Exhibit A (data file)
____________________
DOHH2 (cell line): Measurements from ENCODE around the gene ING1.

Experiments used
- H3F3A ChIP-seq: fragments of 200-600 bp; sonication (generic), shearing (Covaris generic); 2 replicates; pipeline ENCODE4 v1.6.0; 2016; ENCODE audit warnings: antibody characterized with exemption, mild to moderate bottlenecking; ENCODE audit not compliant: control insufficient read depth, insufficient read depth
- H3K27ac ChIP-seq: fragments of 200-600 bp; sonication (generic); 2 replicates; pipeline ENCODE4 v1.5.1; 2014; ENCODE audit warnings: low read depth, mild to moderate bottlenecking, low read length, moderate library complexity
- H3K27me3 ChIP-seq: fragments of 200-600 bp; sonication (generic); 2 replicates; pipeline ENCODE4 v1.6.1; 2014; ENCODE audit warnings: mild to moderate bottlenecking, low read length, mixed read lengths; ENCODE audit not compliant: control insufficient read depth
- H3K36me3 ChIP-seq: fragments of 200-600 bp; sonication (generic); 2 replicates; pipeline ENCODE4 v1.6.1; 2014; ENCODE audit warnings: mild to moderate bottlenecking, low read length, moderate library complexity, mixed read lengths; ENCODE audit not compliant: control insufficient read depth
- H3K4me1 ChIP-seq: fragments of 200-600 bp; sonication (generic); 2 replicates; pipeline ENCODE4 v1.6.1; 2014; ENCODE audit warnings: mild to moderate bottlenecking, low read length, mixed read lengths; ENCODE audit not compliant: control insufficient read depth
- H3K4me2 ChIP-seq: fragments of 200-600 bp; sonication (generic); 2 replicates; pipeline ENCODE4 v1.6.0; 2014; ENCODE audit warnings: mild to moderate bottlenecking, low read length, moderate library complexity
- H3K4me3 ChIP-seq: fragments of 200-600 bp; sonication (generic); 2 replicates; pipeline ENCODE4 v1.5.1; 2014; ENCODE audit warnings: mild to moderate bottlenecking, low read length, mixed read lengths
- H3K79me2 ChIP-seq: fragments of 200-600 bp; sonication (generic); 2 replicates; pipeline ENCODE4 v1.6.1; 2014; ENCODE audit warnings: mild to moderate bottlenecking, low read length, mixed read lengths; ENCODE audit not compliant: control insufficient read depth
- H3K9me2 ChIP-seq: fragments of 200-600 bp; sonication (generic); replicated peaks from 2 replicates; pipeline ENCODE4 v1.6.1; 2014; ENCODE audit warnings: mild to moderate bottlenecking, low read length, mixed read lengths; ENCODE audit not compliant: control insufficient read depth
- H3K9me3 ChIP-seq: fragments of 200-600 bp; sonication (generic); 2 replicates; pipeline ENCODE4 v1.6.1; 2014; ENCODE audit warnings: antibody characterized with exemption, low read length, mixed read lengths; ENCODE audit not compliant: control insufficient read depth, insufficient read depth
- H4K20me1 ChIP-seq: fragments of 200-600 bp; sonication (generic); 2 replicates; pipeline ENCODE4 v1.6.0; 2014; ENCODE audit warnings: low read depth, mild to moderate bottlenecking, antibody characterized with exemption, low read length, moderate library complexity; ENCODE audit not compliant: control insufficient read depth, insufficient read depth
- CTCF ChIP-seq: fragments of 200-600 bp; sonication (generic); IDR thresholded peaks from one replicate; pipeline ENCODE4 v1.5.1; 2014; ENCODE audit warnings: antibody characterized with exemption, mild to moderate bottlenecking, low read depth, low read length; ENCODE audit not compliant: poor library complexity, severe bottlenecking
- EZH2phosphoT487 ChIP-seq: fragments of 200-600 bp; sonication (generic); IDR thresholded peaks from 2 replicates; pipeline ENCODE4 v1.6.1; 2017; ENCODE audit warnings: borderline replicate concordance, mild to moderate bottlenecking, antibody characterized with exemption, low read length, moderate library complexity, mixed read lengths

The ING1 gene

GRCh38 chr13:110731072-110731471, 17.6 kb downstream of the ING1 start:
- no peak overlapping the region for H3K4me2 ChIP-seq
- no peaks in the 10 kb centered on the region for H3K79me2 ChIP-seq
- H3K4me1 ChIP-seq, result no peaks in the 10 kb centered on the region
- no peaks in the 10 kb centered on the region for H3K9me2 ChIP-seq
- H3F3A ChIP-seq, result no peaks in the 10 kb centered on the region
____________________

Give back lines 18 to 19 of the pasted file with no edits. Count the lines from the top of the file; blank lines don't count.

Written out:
- no peak overlapping the region for H3K4me2 ChIP-seq
- no peaks in the 10 kb centered on the region for H3K79me2 ChIP-seq